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What is OCDOCD SubtypesAfraid of going to the doctor? Advice from a therapist 

Afraid of going to the doctor? Advice from a therapist 

9 min read
Erica Digap Burson

By Erica Digap Burson

Reviewed by April Kilduff, MA, LCPC

Nov 28, 2023

Possibly related to:

The hospital is rarely a fun place to visit, and it’s normal to have some hesitation about going to the doctor. Whether you’re worried about hearing bad news, being on the receiving end of a huge medical bill, or having to go through a scary treatment, many people find themselves avoiding their doctor from time to time. 

But avoiding the doctor out of fear can do more harm than good, especially if it means that you’re neglecting your health because of it. If you’re wondering why you have this fear and what you can do about it, you’re in the right place. We spoke with  April Kilduff, LCPC, LMHC, a therapist with NOCD, to discuss the potential root causes of this fear and what you can do to move past it and make sure you’re doing what’s best for your health. 

What does a fear of going to the doctor look like? 

A fear of the doctor is fairly common, but it can look different for everyone. Some common reasons that you might be so hesitant to make an appointment include: 

  • The fear of hearing bad news about your health, like a serious condition such as cancer
  • The fear of having to take an uncomfortable test like a blood draw or an MRI 
  • The fear of having to discuss something that you’re vulnerable about and don’t necessarily want to change, including “vices” like smoking, drinking, or unhealthy eating habits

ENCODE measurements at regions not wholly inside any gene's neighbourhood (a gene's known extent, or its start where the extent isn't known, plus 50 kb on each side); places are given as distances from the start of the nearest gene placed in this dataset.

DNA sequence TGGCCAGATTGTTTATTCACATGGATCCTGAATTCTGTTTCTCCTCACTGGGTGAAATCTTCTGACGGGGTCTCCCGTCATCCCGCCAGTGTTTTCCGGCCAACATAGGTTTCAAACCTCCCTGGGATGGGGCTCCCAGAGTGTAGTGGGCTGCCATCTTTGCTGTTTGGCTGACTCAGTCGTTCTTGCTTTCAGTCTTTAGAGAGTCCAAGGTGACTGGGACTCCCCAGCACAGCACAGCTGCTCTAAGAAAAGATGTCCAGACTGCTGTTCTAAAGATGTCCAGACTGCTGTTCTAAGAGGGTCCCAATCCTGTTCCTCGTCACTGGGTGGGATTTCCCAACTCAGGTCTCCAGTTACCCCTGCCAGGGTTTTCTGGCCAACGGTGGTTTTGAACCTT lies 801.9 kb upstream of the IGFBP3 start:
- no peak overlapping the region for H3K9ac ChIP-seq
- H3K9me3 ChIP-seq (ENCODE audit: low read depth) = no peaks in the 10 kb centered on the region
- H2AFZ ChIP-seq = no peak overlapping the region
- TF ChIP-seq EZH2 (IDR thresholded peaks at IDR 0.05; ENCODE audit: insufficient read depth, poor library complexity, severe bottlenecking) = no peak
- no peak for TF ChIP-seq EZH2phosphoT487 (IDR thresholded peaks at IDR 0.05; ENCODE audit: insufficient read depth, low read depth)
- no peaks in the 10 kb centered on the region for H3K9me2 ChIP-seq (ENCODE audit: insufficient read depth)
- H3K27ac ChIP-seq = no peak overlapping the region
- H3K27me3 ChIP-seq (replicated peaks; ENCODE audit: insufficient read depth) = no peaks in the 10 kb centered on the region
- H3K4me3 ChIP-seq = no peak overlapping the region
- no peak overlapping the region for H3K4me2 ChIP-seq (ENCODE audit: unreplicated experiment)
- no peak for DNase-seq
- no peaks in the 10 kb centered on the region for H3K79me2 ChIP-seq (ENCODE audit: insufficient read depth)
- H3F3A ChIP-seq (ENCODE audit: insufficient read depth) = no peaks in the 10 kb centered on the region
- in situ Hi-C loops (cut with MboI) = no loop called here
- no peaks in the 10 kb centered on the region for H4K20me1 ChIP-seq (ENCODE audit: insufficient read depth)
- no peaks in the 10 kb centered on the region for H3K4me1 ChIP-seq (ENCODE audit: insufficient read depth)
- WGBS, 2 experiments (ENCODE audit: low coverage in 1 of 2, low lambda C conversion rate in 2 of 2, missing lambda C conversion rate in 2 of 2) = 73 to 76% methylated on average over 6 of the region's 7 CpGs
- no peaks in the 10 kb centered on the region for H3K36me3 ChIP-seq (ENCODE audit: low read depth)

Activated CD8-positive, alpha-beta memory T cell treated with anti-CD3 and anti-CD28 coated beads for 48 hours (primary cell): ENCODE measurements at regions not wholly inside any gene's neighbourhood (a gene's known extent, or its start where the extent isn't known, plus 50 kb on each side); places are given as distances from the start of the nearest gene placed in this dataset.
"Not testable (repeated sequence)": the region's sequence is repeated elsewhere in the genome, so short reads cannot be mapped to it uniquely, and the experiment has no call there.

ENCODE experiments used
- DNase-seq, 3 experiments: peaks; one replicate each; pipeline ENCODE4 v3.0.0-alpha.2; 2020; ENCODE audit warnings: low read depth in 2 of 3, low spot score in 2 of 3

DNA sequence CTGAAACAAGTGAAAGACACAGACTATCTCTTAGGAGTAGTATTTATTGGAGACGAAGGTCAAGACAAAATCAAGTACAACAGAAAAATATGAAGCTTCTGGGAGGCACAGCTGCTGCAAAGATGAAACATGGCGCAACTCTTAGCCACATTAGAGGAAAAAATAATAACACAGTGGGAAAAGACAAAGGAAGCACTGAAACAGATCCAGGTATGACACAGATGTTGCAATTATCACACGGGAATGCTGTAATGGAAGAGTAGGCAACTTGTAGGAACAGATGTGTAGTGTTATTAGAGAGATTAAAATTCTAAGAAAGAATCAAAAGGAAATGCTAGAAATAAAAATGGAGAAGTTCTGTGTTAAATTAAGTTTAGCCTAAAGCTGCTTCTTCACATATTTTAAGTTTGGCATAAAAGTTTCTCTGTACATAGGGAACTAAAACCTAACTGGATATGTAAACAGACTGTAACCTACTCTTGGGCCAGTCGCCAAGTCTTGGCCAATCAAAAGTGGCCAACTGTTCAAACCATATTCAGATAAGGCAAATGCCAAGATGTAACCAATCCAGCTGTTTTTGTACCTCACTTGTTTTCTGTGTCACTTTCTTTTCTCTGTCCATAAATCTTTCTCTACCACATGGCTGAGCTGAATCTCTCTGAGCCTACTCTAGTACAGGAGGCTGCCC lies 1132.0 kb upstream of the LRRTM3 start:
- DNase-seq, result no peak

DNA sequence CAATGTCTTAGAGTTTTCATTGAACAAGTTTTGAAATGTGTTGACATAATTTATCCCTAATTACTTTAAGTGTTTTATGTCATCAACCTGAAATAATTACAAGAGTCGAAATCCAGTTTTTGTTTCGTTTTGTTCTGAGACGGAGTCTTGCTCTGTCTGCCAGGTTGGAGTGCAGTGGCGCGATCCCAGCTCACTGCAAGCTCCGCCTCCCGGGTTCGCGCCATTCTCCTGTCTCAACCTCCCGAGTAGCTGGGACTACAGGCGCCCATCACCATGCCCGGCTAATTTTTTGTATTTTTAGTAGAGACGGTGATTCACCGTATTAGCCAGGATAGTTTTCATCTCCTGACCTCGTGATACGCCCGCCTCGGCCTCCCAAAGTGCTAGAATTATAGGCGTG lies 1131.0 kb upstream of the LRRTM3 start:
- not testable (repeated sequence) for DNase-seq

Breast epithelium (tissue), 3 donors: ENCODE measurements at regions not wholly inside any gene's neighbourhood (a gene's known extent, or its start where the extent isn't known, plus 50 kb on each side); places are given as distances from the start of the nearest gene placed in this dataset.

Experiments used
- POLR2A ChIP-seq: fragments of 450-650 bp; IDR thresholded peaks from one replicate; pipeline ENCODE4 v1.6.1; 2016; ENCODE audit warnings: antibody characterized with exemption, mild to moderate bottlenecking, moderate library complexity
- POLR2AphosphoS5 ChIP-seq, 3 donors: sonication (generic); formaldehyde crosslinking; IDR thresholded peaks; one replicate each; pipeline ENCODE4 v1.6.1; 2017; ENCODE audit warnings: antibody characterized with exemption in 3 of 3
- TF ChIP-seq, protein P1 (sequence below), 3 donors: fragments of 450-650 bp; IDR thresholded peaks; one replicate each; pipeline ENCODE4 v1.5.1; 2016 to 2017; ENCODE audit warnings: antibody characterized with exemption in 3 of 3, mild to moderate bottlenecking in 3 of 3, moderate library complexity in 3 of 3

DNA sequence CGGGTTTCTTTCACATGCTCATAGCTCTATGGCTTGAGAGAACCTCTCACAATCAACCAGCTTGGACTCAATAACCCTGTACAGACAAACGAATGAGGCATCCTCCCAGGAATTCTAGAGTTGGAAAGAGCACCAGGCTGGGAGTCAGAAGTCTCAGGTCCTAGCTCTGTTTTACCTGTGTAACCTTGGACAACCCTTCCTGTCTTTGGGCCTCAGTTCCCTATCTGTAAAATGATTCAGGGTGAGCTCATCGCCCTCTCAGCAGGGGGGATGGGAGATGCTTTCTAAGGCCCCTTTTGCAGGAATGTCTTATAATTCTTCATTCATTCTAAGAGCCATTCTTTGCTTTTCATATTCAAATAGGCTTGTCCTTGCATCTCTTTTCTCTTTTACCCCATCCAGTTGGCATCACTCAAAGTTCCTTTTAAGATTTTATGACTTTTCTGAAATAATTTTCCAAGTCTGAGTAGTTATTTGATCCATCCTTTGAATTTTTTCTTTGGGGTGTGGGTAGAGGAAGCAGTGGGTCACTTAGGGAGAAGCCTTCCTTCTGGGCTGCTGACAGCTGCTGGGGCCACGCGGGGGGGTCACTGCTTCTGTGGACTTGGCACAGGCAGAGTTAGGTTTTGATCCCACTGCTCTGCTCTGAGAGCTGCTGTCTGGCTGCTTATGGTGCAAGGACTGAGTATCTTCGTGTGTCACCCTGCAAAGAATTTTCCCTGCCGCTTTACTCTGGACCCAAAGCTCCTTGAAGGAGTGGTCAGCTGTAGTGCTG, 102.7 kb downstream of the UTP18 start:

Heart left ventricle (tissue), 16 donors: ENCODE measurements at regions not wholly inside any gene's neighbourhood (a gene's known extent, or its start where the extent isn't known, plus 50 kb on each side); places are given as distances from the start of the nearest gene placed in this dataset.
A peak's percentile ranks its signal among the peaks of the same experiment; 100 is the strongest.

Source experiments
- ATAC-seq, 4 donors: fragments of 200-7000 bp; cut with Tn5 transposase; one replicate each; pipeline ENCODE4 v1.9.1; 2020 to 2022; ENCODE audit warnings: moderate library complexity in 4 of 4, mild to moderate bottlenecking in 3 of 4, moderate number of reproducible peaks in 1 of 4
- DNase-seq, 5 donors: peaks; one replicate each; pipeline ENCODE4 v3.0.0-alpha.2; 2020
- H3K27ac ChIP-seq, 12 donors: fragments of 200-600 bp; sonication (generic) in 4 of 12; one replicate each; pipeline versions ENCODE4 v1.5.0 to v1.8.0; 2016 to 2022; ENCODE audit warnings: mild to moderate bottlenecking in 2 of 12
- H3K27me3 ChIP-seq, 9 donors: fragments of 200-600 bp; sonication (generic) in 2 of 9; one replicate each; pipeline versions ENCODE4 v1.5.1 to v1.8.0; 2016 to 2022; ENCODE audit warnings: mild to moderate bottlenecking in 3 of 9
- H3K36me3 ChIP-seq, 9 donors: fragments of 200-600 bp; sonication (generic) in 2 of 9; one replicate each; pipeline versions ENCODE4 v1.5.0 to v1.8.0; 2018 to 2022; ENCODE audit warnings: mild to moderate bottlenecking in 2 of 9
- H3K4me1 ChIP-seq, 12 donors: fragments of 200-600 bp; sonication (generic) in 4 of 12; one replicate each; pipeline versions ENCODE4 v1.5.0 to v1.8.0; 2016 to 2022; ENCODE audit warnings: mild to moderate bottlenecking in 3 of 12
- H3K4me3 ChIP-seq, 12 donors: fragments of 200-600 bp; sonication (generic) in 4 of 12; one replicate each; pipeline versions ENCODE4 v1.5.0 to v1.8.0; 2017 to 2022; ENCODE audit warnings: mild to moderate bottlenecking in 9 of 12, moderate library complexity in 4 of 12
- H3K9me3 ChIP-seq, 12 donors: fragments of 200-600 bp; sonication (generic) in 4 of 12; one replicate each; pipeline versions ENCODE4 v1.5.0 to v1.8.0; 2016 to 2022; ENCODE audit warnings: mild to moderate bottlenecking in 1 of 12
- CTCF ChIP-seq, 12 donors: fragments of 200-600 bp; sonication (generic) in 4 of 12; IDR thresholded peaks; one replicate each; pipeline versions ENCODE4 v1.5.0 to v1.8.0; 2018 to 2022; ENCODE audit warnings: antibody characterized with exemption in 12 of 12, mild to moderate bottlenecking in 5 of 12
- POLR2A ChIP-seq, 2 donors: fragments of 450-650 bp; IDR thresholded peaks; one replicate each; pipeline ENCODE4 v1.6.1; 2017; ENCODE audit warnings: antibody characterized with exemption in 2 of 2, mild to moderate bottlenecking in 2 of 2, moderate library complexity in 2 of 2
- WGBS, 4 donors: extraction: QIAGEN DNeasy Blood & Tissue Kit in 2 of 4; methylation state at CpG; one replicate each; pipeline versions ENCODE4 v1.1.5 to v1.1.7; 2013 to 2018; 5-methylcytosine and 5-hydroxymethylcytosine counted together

• The fear that, no matter what the doctor tells you, your particular health ailment won’t get better 
  • The fear of embarrassment and having to talk about intimate and personal symptoms 
  • A fear of misdiagnosis 
  • A fear of not being heard and having your concerns recognized, especially if you’re in a vulnerable population that has historically received subpar healthcare 

What’s at the root of a fear of going to the doctor? 

Because there is so much potential for discomfort or bad news, many people don’t like going to their regular check-ups. However, if your fear of going to the doctor has reached a level so extreme that you find yourself actively avoiding making an appointment even if it means your health may suffer from it, you might be dealing with a phobia. 

Phobias are anxiety disorders marked by intense and excessive fear. “The primary issue with phobias is that you are far more afraid of something than the average person, and then you just avoid it,” explains Kilduff.  

The phobic fear of going to the doctor even has its own name: iatrophobia. People with iatrophobia will often avoid doctor visits or medical care in general. Even if they do end up going to the doctor, they might be scared enough during their visit that it affects their appointment. For example, they might mentally disengage during the appointment and avoid asking follow-up questions for clarification. Their fear may even be extreme enough that their blood pressure rises during their visit and lead to false readings, a phenomenon that is sometimes referred to as “white coat hypertension.”